• When you’re not at work, what do you like to do?
  • What kind of work are you looking for?
  • How do you handle being in a tight spot?
  • How do you do what you do best? Weaknesses?
  • What doesn’t appear on your resume?
  • If you were hired, when could you start?
  • How would you describe yourself?
  • Have you ever been let go from a job?
  • What do you think are the three things that made you successful?
  • What do you know about our company?
  • Do you lead or do you follow?
  • Why do you want to do well?
  • What questions do you have about our company?

Questions about your past and your experience

You can talk more about your work history with these HR interview questions:

  • How would your boss describe you?
  • What would you change about the way you currently talk about your job?
  • How do you keep up with everything at your job?
  • Tell me about a time when you made a mistake. How did you make it better?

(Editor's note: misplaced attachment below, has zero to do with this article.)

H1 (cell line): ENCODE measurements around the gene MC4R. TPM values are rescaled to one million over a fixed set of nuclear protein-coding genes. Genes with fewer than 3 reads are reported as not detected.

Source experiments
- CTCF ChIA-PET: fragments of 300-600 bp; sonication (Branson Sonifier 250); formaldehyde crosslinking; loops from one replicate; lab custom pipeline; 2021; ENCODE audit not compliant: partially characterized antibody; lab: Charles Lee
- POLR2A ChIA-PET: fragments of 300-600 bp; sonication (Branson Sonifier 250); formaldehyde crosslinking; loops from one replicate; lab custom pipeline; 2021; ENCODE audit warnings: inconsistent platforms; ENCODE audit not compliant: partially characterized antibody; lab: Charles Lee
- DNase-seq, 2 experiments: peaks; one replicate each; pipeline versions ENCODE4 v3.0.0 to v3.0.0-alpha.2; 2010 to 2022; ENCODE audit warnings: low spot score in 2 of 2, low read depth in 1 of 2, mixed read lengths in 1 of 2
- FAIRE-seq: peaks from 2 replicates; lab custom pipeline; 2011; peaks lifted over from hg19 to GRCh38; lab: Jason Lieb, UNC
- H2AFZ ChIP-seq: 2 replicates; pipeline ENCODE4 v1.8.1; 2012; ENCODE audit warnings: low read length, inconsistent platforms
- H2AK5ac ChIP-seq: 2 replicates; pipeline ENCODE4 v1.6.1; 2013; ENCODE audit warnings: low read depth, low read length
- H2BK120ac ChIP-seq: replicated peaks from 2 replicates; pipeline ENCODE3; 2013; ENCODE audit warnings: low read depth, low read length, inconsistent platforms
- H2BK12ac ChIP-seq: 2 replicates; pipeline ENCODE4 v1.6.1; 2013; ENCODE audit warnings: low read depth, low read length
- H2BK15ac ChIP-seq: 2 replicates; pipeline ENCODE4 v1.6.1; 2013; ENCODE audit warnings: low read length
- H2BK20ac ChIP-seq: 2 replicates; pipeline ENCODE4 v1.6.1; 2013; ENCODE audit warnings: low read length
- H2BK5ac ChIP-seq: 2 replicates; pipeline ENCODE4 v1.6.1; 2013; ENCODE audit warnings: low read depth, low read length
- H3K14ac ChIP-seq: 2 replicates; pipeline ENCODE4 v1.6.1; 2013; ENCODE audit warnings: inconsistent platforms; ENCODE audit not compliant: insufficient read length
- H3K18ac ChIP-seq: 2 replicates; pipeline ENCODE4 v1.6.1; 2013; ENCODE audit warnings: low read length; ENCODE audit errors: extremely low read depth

• What is the most difficult thing you’ve had to deal with at your job?
  • What do people say about you at work?
  • What skills can you bring to the job that would help you do it?
  • How do you stay on top of what’s happening in your field?
  • You may have been or had a mentor.
  • Describe your responsibilities at your current job.
  • What kind of teams have you been on? What was your role?
  • Tell me about a time when you and a coworker didn’t agree on something. What did you say?
  • How is this job different from others you may be interviewing for?